ASPA looks for suitable site for recycling program

Executive Director of the American Samoa Power Authority Utu Abe Malae says the utility provider is working on securing a suitable location for its popular recycling program, which is currently on hold — not discontinued.


ASPA customer service manager Ryan Tuato'o said earlier this year that the length of the closure depends on how fast they can get things sorted out and shipped off to their vendor in New Zealand.


In an initial interview, Utu said ASPA is reviewing how the program is being carried out and "how to make it better."


This past weekend, Utu said via email that the new site “will give us more flexibility with implementing the needs of the program, as well as tackling the traffic problem that we experienced at our Tafuna compound.”


When the recycling program was active, hundreds of cars carrying thousands of pounds of recyclables would begin lining up on the main road alongside the ASPA Tafuna compound before the crack of dawn, with lines extending all the way down to the Fagaima area.


Utu said there are “other changes” ASPA is considering and “we hope to resolve and resume this program within the next two to three months.”  Furthermore, “the program is overall beneficial for the community, the environment, and for ASPA, and we are looking forward to re-opening this program.”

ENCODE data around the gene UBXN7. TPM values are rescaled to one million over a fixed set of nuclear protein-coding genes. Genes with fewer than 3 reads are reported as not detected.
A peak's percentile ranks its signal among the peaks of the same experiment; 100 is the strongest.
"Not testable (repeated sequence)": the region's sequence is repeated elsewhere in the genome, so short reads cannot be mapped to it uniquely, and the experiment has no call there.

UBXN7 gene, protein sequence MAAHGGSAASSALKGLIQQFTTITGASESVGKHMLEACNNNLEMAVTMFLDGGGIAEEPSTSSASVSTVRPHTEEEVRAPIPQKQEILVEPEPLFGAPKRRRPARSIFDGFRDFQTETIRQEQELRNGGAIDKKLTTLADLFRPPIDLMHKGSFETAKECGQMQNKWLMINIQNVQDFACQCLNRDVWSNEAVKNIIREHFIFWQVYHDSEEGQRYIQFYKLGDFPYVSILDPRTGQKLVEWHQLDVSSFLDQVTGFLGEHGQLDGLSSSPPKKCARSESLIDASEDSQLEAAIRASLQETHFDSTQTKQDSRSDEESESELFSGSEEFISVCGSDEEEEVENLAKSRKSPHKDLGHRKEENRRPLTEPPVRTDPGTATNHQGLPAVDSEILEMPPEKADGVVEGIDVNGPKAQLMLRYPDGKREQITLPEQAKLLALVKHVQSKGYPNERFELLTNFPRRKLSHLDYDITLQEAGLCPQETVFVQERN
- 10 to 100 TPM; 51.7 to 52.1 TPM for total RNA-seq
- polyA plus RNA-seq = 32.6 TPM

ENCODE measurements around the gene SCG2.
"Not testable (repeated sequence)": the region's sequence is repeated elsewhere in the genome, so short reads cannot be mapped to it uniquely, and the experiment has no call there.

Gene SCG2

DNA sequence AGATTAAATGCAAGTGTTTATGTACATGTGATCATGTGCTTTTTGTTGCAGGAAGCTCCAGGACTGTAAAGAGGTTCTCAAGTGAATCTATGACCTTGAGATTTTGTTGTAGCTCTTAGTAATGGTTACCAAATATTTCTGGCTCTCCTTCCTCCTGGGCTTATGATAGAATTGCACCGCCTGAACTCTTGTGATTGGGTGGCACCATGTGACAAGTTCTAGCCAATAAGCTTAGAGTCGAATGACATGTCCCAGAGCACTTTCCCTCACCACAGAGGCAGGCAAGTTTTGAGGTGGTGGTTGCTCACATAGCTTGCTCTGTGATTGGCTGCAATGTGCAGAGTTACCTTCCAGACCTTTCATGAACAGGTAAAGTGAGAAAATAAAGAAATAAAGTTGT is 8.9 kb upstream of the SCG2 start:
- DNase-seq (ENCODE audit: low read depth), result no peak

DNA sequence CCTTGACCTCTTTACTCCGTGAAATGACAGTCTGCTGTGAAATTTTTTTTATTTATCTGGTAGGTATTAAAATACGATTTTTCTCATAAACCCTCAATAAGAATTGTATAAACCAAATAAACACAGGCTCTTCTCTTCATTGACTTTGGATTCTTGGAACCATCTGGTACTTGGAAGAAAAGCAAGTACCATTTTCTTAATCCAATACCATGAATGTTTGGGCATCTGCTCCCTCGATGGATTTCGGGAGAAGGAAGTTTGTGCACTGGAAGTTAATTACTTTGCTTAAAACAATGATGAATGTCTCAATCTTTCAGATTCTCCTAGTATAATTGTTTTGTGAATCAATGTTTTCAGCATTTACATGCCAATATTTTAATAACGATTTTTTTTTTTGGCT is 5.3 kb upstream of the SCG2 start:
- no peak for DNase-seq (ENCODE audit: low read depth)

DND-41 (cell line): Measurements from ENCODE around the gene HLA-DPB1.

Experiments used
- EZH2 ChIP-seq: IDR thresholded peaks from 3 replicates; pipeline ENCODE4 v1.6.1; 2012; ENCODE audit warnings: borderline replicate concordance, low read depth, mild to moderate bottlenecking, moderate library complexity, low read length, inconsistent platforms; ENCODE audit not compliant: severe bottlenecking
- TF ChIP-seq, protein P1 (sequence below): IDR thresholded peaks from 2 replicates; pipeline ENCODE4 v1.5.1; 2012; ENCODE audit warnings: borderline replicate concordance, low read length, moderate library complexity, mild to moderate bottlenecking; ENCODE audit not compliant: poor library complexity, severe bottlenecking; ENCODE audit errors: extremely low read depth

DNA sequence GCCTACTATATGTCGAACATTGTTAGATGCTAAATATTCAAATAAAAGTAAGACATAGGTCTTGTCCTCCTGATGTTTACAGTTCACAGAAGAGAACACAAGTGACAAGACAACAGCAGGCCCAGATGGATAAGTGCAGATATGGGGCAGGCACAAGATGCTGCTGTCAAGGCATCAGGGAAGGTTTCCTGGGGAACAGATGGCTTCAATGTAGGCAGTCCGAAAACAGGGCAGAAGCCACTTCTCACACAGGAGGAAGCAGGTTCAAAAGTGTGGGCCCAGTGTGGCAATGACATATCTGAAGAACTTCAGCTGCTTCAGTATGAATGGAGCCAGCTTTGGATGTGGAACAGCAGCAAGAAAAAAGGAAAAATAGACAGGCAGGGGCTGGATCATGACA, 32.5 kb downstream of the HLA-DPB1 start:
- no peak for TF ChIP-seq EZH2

The recycling program has been active in the territory since last summer, when it was called the Recycling For Food Initiative. The program became so popular that ASPA extended the program to include non-farmers to use the credit vouchers to pay down their electricity bills.


Utu said in an earlier interview that the recycling program “appears to be working better than other efforts, and we are reviewing our operations at the moment and trying to eliminate the backlog of recyclables."


So is ASPA profiting or losing money with the program?


Tuato’o said ASPA isn’t in it for the money, adding that they anticipate to break even when all the numbers are in. Utu responded to the same question by saying, "We can afford the program to operate with a small loss because there are benefits of extending the life of the sanitary landfill, and cleaning up and protecting the environment, including marine life."



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